The world’s largest airplane took a stroll the other day. Under the cloudless skies of the Mojave Desert, it rolled out of its hangar and powered down the runway. Slowly at first, then faster, 60 mph, then 70, then 80. But it stopped just short of liftoff, like a sprinter pulling up just before taking the long jump.
The leap to flight will come soon. The plane needs a few more test runs down the tarmac. Then it will fly.
Too bad Paul Allen will never get to see it. The billionaire co-founder of Microsoft, who had quietly been building the monster of an aircraft for several years, died this past week without ever seeing his twin-fuselage creation take to the skies.
Which is a shame. Because Stratolaunch was designed not just to make aviation history, but help Allen, and the many others who grew up wanting to make space more accessible to regular people, realize his childhood space dreams.
When Stratolaunch flies it would be the largest plane, as measured by wingspan, ever to take to the skies, bigger even than Howard Hughes’s famed Spruce Goose, which flew once, in 1947.
Often better known for his other pursuits, chief among them bringing personal computing software into people’s homes, Allen was also an aerospace enthusiast. Stratolaunch was to be his crowning achievement, a massive plane of almost incomprehensible size, capable of carrying as many as three rockets tethered to its belly, which, once aloft, would drop like skydivers, one by one, before launching to orbit from the air.
It had been criticized by some as a vanity project, and Allen as another billionaire with lofty, quixotic ambitions in space.
But as he laid out his plans to me in an interview last year for my book — “The Space Barons,” which traces the cosmic dreams of Allen, Elon Musk, Richard Branson and Jeffrey P. Bezos — he said he was thinking of ways to harness the power of a revolution in satellite technology for good.
Before we sat down in his Seattle office, which offered a stunning view of the Space Needle and Elliott Bay, his staffers had warned me he might be a touch awkward. He’s a genius, they said, but he could be skittish in interviews and as a result didn’t do many.
But as he talked about the future he envisioned in space, he was at ease and excited at the possibilities — especially with the advancements in satellite technology.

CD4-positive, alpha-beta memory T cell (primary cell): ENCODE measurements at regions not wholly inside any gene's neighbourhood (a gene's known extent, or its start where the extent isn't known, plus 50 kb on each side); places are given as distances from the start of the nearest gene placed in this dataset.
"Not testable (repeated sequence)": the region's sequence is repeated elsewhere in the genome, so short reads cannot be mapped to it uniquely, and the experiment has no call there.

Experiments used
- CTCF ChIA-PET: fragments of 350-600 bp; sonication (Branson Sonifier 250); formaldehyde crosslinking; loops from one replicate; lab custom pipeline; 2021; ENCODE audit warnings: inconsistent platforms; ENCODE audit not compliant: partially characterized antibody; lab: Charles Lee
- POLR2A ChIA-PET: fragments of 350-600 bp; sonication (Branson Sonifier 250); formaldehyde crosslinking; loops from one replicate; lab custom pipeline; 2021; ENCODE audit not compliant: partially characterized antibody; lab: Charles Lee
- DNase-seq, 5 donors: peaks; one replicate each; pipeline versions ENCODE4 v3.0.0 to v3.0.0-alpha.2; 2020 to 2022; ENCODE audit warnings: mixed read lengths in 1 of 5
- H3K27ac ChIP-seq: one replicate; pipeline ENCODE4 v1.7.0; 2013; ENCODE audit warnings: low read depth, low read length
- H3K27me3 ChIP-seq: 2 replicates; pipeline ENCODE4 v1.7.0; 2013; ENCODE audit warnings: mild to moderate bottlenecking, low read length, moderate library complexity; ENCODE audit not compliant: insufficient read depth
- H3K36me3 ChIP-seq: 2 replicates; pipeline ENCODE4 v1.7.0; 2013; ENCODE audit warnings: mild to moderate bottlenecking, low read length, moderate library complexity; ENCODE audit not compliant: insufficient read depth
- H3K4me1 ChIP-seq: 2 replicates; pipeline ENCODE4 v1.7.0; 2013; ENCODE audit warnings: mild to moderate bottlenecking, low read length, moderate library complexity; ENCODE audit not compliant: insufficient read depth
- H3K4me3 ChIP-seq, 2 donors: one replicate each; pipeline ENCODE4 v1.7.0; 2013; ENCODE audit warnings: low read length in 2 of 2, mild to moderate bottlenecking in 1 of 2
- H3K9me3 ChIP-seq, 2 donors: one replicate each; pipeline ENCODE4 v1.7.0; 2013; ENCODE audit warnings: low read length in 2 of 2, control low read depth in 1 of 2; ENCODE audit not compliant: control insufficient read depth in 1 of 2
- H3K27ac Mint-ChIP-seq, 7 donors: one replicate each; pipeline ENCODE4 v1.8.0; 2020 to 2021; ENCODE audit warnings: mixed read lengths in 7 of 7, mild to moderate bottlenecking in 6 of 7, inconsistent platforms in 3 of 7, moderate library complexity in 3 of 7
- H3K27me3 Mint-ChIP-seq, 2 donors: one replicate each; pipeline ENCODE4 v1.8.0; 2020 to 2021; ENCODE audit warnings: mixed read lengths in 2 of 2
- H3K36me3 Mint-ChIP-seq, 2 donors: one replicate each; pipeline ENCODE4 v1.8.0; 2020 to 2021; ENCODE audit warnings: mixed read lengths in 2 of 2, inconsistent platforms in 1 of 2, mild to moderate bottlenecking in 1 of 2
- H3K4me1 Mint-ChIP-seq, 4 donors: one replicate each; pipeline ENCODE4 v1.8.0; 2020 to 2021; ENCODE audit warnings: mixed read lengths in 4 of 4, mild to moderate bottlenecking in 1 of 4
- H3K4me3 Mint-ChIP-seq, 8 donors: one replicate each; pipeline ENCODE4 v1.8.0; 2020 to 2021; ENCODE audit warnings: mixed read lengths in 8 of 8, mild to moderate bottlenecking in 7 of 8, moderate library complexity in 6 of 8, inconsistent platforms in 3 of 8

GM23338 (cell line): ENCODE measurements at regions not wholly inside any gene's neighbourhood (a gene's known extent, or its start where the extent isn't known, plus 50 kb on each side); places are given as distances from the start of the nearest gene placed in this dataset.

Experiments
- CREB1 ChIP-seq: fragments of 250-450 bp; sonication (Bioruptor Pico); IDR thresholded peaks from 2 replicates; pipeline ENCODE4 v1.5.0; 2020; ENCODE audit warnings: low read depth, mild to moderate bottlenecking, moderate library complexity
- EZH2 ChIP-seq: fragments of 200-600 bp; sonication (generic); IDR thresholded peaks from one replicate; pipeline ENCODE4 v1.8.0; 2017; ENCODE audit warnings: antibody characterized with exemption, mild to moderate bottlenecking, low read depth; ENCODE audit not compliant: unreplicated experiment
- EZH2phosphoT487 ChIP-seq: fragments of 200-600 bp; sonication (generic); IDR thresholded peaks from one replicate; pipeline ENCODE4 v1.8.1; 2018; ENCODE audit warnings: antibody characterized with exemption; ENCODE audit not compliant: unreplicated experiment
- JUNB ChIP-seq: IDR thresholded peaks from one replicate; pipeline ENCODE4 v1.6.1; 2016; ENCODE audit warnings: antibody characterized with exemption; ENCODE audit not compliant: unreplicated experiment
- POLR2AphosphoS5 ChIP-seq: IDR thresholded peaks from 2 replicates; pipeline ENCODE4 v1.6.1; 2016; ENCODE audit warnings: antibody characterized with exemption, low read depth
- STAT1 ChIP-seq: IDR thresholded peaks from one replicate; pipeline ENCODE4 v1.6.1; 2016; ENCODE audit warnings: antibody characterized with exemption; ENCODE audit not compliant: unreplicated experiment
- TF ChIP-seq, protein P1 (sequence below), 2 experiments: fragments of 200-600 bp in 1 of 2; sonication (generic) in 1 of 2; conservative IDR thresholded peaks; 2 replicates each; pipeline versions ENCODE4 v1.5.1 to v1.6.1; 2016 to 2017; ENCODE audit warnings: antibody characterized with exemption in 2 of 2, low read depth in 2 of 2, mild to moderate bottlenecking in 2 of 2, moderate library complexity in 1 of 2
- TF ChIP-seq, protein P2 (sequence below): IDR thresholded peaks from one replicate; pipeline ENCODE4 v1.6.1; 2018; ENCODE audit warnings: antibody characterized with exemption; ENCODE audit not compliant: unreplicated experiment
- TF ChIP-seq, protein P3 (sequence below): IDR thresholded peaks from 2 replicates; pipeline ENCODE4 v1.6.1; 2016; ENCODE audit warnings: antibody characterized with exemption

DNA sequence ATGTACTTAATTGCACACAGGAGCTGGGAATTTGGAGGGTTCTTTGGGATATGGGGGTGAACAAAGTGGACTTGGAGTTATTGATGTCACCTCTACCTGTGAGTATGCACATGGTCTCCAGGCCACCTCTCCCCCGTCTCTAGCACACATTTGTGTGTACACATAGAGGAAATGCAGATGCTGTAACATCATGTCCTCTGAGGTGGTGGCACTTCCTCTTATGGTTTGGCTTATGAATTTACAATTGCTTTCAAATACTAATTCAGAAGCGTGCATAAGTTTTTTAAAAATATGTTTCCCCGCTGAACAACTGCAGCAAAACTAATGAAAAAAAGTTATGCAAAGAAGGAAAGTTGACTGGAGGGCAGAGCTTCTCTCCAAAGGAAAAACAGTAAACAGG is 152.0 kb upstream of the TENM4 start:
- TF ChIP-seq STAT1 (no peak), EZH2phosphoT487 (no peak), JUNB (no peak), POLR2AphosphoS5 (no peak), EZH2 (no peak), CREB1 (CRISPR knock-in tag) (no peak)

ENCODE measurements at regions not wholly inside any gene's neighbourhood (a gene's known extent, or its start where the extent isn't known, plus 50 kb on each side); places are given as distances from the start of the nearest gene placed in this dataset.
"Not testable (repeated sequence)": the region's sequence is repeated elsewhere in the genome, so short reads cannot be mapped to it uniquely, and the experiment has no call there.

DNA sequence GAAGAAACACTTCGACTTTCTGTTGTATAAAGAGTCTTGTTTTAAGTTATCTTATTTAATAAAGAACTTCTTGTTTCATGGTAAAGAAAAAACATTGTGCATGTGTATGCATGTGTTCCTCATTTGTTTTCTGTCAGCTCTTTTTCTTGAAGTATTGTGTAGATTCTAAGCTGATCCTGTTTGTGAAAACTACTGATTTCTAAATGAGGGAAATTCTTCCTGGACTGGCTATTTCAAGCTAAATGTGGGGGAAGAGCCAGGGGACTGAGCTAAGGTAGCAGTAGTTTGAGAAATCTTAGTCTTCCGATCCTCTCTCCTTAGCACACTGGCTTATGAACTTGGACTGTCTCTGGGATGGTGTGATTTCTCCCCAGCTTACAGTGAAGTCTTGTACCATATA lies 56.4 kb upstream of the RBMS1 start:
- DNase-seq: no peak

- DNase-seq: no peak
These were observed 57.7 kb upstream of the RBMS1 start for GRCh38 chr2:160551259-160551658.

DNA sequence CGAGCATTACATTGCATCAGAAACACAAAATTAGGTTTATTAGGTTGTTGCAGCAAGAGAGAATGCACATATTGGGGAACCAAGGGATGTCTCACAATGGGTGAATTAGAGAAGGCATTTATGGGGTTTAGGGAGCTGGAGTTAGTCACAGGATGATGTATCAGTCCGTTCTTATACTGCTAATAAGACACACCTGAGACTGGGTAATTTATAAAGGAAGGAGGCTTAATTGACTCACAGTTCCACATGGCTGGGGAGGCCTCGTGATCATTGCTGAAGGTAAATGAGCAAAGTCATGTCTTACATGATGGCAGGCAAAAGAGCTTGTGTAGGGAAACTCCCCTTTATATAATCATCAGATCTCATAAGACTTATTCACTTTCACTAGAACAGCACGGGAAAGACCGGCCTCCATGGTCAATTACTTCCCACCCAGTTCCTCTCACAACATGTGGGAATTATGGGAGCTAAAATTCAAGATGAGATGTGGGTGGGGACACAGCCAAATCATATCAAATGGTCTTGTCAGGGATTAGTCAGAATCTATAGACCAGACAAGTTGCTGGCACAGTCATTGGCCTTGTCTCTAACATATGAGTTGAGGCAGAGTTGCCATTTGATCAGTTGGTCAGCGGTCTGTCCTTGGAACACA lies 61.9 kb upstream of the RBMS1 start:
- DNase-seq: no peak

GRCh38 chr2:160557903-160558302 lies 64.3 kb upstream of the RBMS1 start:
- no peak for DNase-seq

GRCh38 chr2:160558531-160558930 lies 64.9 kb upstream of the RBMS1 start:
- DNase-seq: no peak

Just like how computers have drastically reduced in size while increasing in performance, satellites have gone from the size of school buses to shoe boxes. Being able to put up constellations of them could transform all sorts of industries, he said, and even beam the Internet to all corners of the planet.
“The capabilities of these small satellites is something that’s really interesting and fascinating,” he said, “both for communications, where a lot of people are putting up constellations of satellites, and for monitoring the challenged health of our planet.”
He’d become particularly interested in how space could be used to keep an eye on “things like illegal fishing in the ocean, which is an increasing problem.”
The Pentagon was also taking an interest in ways to launch small satellites quickly and affordably. Air Force Secretary Heather Wilson visited Stratolaunch last year. So did Vice President Pence, who heads the National Space Council.
When I met with Allen, we chatted about his childhood passion for space, his first foray into human spaceflight and then most recent plans to build this massive plane, which was so big even he seemed awestruck by its size. That took me by surprise. This, after all, was a man used to doing big things.
On the whiteboard in his office, there were all sorts of projects listed. On the shelf by the window was the Super Bowl trophy his Seattle Seahawks had won. Next to it was a model of his yacht, named Octopus, which cost a reported $200 million to build and came equipped with not one but two helicopter landing pads on its deck and a recording studio once used by Mick Jagger.
But in its ambition and complexity, Stratolaunch dwarfed even that.
“This is big,” he told me. “It. Is. Giant.”